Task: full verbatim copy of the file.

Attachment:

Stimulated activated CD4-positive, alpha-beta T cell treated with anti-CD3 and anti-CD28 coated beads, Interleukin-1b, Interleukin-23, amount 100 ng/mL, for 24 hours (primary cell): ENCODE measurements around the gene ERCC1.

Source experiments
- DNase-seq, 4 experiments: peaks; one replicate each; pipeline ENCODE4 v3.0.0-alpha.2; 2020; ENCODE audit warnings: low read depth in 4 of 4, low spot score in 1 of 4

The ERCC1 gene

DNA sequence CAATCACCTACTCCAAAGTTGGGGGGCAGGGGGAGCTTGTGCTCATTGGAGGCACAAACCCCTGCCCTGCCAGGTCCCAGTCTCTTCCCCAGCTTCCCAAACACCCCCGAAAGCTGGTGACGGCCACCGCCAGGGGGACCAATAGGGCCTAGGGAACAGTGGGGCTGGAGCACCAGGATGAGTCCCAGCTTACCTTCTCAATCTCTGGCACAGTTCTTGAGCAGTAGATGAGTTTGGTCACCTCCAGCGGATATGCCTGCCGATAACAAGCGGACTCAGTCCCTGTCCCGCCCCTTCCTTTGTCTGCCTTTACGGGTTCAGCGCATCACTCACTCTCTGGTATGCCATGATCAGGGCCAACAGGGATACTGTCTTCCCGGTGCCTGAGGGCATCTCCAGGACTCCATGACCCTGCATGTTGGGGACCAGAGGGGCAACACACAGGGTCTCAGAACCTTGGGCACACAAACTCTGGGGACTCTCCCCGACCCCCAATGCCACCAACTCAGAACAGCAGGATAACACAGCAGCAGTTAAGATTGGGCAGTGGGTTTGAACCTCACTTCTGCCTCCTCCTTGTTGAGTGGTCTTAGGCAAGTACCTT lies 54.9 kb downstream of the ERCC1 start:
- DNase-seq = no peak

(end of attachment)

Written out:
Stimulated activated CD4-positive, alpha-beta T cell treated with anti-CD3 and anti-CD28 coated beads, Interleukin-1b, Interleukin-23, amount 100 ng/mL, for 24 hours (primary cell): ENCODE measurements around the gene ERCC1.

Source experiments
- DNase-seq, 4 experiments: peaks; one replicate each; pipeline ENCODE4 v3.0.0-alpha.2; 2020; ENCODE audit warnings: low read depth in 4 of 4, low spot score in 1 of 4

The ERCC1 gene

DNA sequence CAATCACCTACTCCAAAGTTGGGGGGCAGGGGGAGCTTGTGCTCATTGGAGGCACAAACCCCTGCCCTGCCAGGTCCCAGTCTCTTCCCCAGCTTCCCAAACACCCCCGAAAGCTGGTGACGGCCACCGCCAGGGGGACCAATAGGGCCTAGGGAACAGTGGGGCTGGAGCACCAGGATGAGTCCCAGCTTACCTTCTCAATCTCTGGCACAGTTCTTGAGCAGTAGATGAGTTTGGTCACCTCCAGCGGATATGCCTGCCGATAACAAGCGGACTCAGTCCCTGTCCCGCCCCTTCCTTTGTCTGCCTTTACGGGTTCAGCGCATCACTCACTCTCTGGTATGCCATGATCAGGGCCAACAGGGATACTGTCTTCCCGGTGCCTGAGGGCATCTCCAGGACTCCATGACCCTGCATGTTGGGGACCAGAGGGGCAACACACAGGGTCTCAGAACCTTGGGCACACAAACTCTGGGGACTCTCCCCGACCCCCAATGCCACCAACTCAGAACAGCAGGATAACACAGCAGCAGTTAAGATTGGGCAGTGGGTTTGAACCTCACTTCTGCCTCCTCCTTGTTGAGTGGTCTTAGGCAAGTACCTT lies 54.9 kb downstream of the ERCC1 start:
- DNase-seq = no peak